Nearly abandoned Tacloban library gets help from booklover
Booklover Jaclyn Sano expressed shock when she stepped inside the People’s Center and Library in Tacloban City, Leyte, for the first time.
Worn-out books gathering dust are in disarray. There is barely any lighting inside. That the library, the biggest in Eastern Visayas, is in a state of disrepair is an understatement.
“Any booklover who will see the books gathering dust and in bad condition will have the immediate reaction to clean these up,” said Sano, 30, a native of Abuyog town in Leyte.
The sorry state of the library spurred an idea in Sano, who wasted no time putting it into action.
On Jan. 12, Sano and two of her friends started a campaign to clean the public library and inventory all its books.
Renoir Dauag, regional representative of the Presidential Commission on Good Government, said the clean-up drive is a big help.
“We don’t have a librarian and enough personnel to help maintain the cleanliness and restore these books in their original shelves,” said Dauag.
Aside from Dauag, who holds office in one of the 16 rooms in the library, only a security guard and a janitor man the facility.
The People’s Center and Library was built by former first lady and now Ilocos Norte Rep. Imelda Marcos during the Marcoses’ last years in power.
After the ouster of dictator Ferdinand Marcos from power in 1986, the library was among the pieces of property of the Marcoses in Tacloban that were sequestered by the government.
It was believed to have contained more than 55,000 hardbound books. Some of these by renowned authors like William Shakespeare, James Joyce, Leo Tolstoy, Mark Twain, Alexandre Dumas, Stephen Hawking.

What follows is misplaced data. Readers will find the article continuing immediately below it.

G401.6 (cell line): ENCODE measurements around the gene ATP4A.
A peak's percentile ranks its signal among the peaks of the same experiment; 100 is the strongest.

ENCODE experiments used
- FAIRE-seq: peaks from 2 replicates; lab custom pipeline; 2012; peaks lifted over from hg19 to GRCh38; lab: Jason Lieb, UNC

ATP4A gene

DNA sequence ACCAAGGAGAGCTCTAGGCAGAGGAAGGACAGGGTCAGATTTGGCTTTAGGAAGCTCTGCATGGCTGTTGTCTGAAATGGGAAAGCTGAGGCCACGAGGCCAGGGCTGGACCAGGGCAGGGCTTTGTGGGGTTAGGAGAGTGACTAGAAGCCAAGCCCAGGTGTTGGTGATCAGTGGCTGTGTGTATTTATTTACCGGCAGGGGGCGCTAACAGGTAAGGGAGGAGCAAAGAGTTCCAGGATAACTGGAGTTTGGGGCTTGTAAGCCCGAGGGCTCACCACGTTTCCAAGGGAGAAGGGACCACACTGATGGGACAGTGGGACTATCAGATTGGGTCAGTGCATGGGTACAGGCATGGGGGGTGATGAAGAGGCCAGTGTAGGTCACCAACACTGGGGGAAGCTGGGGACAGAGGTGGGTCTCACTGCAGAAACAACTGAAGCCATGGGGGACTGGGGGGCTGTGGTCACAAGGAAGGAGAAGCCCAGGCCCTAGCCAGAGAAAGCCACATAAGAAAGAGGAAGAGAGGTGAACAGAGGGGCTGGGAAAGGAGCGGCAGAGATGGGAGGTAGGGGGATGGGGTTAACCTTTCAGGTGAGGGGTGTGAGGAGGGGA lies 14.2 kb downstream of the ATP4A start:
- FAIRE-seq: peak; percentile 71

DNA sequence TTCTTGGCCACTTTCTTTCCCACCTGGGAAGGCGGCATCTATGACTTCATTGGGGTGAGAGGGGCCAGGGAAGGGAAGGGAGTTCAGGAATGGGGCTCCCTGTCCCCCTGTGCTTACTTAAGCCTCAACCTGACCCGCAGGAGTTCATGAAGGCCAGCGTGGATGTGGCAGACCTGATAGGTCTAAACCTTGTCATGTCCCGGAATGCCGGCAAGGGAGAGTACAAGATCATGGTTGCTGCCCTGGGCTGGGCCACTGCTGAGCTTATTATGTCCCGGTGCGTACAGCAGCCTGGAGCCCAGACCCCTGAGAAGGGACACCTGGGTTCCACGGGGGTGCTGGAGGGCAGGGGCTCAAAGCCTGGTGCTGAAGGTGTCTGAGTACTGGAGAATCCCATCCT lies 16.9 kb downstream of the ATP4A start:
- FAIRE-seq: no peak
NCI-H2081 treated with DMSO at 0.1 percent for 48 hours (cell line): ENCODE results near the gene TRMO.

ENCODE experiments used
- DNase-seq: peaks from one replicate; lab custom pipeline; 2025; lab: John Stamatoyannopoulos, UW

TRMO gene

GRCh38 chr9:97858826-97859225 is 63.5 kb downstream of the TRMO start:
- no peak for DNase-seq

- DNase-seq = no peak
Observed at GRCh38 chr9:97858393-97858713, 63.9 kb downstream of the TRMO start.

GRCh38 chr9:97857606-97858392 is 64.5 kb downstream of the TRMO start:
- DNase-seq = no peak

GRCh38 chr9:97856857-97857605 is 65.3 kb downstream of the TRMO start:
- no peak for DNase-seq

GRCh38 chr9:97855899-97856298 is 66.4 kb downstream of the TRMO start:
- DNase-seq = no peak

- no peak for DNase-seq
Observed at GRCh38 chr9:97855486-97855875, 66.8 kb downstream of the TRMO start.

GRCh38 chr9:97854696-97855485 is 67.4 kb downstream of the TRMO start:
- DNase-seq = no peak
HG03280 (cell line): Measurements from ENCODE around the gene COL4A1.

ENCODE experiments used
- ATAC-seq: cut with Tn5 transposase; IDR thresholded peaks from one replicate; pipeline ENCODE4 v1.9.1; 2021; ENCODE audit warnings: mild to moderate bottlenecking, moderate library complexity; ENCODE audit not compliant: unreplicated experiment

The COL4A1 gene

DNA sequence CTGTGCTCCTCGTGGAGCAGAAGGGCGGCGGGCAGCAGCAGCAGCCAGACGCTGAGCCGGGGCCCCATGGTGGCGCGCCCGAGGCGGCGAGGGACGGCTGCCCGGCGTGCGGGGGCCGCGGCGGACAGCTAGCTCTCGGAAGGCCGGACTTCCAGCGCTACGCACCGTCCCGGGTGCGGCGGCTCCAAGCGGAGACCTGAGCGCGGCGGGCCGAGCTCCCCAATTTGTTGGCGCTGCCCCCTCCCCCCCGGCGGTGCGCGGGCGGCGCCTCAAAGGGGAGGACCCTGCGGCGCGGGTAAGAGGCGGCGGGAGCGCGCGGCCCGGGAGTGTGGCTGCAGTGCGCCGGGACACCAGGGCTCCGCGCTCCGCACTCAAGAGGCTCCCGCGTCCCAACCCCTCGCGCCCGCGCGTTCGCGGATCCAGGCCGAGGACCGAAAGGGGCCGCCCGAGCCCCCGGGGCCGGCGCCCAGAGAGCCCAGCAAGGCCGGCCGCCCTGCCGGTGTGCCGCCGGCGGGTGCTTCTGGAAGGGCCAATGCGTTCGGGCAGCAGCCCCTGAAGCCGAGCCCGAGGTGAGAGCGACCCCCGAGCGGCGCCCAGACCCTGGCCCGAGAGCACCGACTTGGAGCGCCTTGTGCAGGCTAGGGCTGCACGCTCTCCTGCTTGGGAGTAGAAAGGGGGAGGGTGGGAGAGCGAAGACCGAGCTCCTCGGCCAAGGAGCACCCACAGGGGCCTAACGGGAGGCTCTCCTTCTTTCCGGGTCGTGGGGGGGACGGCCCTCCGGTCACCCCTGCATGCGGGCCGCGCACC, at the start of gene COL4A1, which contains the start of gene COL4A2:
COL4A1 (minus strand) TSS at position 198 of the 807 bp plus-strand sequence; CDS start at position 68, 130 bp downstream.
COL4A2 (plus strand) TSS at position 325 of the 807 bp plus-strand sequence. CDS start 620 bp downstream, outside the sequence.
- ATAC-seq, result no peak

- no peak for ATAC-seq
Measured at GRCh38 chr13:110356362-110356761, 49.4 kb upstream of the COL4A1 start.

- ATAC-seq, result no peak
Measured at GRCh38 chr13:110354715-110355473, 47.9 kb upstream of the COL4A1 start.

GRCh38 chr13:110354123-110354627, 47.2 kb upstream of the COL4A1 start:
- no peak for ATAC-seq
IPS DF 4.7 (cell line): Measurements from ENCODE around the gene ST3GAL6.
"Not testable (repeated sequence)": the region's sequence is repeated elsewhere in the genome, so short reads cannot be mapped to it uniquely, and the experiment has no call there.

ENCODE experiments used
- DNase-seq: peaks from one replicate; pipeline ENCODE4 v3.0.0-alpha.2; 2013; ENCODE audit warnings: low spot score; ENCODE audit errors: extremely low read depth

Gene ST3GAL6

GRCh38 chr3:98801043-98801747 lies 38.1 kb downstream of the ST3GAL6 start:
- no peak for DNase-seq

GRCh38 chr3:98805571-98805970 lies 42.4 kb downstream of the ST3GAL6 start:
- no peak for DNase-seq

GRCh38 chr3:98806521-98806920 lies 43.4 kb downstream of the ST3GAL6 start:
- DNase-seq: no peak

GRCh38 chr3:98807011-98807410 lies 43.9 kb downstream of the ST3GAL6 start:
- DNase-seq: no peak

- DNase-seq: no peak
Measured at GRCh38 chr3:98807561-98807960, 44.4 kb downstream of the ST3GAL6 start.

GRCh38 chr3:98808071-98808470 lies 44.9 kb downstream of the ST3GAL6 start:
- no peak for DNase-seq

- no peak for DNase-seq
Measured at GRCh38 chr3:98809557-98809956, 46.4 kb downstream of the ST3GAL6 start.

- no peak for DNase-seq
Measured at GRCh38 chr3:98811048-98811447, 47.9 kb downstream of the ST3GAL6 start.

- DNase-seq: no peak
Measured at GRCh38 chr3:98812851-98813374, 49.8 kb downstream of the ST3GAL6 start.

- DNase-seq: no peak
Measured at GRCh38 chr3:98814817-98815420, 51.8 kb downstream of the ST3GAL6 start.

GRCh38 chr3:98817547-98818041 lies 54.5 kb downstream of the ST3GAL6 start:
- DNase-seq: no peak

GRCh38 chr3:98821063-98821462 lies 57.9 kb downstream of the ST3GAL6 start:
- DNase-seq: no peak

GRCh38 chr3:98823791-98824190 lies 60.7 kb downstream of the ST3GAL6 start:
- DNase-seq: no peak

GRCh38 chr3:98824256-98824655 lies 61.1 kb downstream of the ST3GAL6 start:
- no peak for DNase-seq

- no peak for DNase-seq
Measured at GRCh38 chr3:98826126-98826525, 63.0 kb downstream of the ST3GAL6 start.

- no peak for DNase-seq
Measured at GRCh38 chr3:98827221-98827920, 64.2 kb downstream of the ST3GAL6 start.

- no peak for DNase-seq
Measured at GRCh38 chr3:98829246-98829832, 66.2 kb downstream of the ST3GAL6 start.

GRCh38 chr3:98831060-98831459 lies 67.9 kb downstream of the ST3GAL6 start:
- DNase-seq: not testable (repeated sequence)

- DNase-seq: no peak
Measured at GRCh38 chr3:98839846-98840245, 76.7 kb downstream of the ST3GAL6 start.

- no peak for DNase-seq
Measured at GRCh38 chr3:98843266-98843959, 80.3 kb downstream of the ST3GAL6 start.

It even has the original copy of “Noli Me Tangere” by Jose Rizal.
Of course, books and journals written by the late dictator also abound in the library.
Last year, 522 people used the library and 85, as of Jan. 26.
It is open to users for a fee of P20 that comes with an ID good for six months.
Dauag said while the library is competing against the Internet as a source of information, the facility continues to draw researchers, particularly students.
“We still have some reference materials that are not available or could not be found on the Internet,” Dauag said.
He admitted that he also goes to the library to read books during his spare time.
Retired government employee Francisco Arpon, 60, is one of the library’s frequent visitors.
He said he goes to the library everyday except Sunday when the facility is closed.
Arpon learned about Sano’s efforts to clean up the library.
Since Jan. 12, Sano and her two friends—Coreene Ann Cular and Ypille Mia Tirse—visit the library from 9 a.m. to noon every Tuesday and Thursday to clean the books.
Sano said they could not work on the project full-time since they also have other commitments.
Sano is married and is on her third year in law school at St. Paul’s School of Business and Law in Palo town, Leyte.
Since the start of the clean-up campaign, Sano and her friends were able to clean books in four out of the 16 rooms in the library.
And their initiative is starting to draw support.
On Jan. 24, 50 students from Eastern Visayas State University went to the library to clean the books from 9 a.m. to noon as part of their National Service Training Program activity.
Sano is inviting more volunteers to help preserve “part of our heritage.”
She said the library is so huge and has thousands of books to be cleaned that it might take her and her friends a decade to finish the job.
“We hope we could gather other people, booklovers especially, to help us clean up the library,” she said.
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